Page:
8 Tips for Leaving Baby OvernightKatie Loeb
I remember when Eli was a few months old and my boss asked me if I wanted to go away to a continuing education course. It would’ve been awesome for my job, but I gasped in horror at the suggestion (which was thankfully over email). The idea of leaving my (then) 4-month-old overnight was unthinkable to me, and so I politely declined and said I’d reconsider the next time it was offered. And when the opportunity came around again this year, I couldn’t refuse. So earlier this month, I left Eli overnight for the first time. I know plenty of parents reach this milestone significantly earlier than I did, but I simply wasn’t ready before then. And even at 16 months, it was even harder on me than I imagined.
I knew that two days and nights away would be tough on both Eli and I, so I went out of my way to make this experience as painless for both of us as possible. Since I had never been down this road before, I consulted some veteran parents for tips, and these are the things that really worked for us. Here are some of the tips that helped me:
8 Tips for Leaving Baby Overnight 1 of 9
Click through for tips to make time away easier on everyone!
Pick someone responsible and familiar to watch the baby 2 of 9
This part was easy for us, since my husband was able to stay home while I was gone. However, we have twice now had evening events where we couldn't be home to put Eli to bed, and both times, we chose my mom to watch him. She's responsible and Eli loves her, so it was easier on both of them. Make sure that whoever watches your child is going to respect your wishes about how things are done and that your child will feel comfortable being with them, even in the middle of the night, if necessary.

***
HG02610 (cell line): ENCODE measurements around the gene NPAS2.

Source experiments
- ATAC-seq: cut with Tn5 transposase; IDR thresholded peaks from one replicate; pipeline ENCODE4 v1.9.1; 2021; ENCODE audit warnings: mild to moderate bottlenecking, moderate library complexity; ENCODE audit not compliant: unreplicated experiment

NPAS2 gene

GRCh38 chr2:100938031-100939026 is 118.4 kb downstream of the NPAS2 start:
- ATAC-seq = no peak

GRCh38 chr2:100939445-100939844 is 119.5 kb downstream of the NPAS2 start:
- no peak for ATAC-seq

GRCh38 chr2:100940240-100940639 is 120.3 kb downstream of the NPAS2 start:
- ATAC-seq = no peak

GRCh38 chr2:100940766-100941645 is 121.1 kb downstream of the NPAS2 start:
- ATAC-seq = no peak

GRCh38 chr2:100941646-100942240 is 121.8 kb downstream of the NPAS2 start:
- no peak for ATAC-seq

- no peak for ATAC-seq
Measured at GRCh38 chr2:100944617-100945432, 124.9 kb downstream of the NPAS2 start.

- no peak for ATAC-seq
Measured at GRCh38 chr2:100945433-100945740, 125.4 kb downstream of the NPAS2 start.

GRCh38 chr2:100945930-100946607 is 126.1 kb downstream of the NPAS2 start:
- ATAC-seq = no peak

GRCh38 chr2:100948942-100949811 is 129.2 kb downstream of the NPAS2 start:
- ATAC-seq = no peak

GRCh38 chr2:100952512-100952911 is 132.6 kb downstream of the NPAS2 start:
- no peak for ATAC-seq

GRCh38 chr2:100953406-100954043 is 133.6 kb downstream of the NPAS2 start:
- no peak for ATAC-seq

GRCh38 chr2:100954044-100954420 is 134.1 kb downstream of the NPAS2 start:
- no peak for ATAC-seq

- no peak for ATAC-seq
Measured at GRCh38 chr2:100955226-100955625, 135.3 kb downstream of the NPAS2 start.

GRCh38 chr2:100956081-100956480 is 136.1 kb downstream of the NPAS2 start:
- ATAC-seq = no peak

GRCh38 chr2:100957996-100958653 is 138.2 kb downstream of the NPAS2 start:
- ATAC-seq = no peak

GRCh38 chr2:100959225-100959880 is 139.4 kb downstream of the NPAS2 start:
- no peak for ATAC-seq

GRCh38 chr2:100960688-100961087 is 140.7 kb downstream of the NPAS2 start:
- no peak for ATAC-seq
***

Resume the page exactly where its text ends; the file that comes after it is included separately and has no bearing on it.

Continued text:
Write the schedule/routine down 3 of 9
We don't have a strictly timed schedule, but we have routines that are important to us and to Eli. So before I left (and not because my husband is inept, but because I do the bedtime routine each night), I wrote down what I normally do, so my husband at least knew the timeline. The times my dad or mom have watched Eli (which is what this picture is of), we gave a more detailed schedule for meals, playtime, bath, bed, etc. so that both Eli and whoever was with him knew how to make the night run smoothly.
Keep everything as "normal" as possible 4 of 9
This is the benefit of preserving routines. I wasn't able to be there, but Eli knew what was going to happen in my absence. By making sure that at least the most basic parts of routines were kept, he knew what to expect and it made it easier on both my husband and Eli. Too many changes at once are harder on everyone.
Talk to your child (even if they seem too young to understand) 5 of 9
I know that Eli doesn't understand everything I say, but I took some time the days before to tell him that I was going to be gone and dad was going to watch him. Before bed the night I left, I told him I'd see him in 2 days. Even if he only understood a fraction, at least it wasn't a complete surprise.
Don’t sneak away 6 of 9
This is a personal rule I have and I made sure that I followed it carefully for this occasion. Sometimes it's tempting to sneak away because in the short term, there may be fewer tears, but personally, I think it tends to breed mistrust on some level. I'd rather Eli see me leave and hear that I'm coming back later, than realize and not have any idea what's going on.
Check in as needed 7 of 9
When my mom watched Eli and put him to bed for the first time, I felt a little silly texting to check in, but it made me feel better to hear that things were going well and he was asleep without a fuss. Don't punish yourself if you don't need to. Check in — it'll make everyone feel better.
Use technology to your advantage 8 of 9
I think one of the greatest advantages of parenting in 2013 is technology. While I was away, my husband and I set up Skype so I could see and talk to Eli. Getting to see when he realized it was me and having him give me kisses through the computer was exactly what I needed. It was nice to be able to see and hear my son and realize that he was doing great, even without me.
Try to relax 9 of 9
This (and missing Eli fiercely) was the toughest part for me. Being away from my son was hard and I had a hard time letting go. But once I did, it was kind of nice to have a few days to myself and get some quiet time. Now that I'm home, I'm not ready to leave again anytime soon, but I think the time away did all of us some good.
What do you do to help ease the transition when you are away from your kids?